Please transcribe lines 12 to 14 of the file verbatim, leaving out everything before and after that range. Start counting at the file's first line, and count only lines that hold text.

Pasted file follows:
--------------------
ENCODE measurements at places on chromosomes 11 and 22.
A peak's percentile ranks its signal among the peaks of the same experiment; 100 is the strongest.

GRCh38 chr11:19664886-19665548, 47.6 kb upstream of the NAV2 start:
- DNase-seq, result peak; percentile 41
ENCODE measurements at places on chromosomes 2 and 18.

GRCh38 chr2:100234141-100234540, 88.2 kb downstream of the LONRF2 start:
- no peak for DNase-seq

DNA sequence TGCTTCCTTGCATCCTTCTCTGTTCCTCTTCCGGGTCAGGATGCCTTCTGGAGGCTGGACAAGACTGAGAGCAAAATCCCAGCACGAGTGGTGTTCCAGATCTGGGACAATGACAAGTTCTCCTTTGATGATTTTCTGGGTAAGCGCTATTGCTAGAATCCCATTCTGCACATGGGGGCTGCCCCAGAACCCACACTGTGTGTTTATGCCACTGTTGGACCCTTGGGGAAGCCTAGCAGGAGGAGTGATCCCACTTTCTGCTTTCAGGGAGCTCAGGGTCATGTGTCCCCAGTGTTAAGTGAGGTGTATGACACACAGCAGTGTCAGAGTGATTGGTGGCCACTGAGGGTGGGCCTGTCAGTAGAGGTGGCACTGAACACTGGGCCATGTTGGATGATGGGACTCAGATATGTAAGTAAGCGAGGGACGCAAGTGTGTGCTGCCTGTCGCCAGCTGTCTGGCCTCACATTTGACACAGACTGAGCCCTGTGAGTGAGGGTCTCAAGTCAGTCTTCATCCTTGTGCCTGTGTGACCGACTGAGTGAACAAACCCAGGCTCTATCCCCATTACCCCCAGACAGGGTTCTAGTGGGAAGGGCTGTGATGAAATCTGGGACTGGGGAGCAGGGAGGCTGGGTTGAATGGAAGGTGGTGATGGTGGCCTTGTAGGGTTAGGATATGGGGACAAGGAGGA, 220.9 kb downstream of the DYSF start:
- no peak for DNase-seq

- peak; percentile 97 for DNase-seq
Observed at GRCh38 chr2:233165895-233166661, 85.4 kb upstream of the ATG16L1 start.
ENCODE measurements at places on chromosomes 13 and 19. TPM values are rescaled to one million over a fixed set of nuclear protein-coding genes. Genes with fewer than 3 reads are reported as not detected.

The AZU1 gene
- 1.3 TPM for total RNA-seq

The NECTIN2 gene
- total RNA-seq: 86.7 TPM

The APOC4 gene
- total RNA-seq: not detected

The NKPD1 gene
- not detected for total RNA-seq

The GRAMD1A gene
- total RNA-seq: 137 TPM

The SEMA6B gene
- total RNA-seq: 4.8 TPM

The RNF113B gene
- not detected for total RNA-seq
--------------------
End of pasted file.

ENCODE measurements at places on chromosomes 13 and 19. TPM values are rescaled to one million over a fixed set of nuclear protein-coding genes. Genes with fewer than 3 reads are reported as not detected.

The AZU1 gene
- 1.3 TPM for total RNA-seq